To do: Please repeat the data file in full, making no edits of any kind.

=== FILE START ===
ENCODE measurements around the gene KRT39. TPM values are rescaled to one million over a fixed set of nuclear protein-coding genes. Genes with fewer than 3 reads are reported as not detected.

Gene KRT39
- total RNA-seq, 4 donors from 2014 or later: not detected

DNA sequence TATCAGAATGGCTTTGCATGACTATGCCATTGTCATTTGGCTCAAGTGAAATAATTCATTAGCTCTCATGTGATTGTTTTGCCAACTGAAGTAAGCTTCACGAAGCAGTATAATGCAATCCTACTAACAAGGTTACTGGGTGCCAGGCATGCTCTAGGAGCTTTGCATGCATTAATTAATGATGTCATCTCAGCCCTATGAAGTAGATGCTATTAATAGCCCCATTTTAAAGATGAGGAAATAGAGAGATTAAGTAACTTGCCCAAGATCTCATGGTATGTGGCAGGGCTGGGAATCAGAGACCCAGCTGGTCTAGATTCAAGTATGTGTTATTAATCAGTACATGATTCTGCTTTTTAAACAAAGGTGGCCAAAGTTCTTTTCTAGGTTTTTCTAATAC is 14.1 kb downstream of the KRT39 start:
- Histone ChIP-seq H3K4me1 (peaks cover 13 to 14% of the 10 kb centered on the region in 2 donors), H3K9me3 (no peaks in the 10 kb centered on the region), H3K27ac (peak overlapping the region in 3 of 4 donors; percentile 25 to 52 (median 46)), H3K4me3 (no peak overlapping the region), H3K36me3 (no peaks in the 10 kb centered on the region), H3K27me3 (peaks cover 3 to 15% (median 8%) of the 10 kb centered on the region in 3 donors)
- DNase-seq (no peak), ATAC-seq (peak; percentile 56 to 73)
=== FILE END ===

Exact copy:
ENCODE measurements around the gene KRT39. TPM values are rescaled to one million over a fixed set of nuclear protein-coding genes. Genes with fewer than 3 reads are reported as not detected.

Gene KRT39
- total RNA-seq, 4 donors from 2014 or later: not detected

DNA sequence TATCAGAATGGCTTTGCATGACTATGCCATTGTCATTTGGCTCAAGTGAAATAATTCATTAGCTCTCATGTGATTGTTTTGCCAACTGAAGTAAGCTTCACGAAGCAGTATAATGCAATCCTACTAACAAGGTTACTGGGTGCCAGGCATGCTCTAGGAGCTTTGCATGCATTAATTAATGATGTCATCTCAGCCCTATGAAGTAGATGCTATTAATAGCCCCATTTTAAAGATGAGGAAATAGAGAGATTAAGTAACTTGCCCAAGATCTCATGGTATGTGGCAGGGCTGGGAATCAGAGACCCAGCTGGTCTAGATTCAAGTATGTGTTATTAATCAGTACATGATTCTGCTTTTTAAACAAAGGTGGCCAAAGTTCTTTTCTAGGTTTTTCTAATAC is 14.1 kb downstream of the KRT39 start:
- Histone ChIP-seq H3K4me1 (peaks cover 13 to 14% of the 10 kb centered on the region in 2 donors), H3K9me3 (no peaks in the 10 kb centered on the region), H3K27ac (peak overlapping the region in 3 of 4 donors; percentile 25 to 52 (median 46)), H3K4me3 (no peak overlapping the region), H3K36me3 (no peaks in the 10 kb centered on the region), H3K27me3 (peaks cover 3 to 15% (median 8%) of the 10 kb centered on the region in 3 donors)
- DNase-seq (no peak), ATAC-seq (peak; percentile 56 to 73)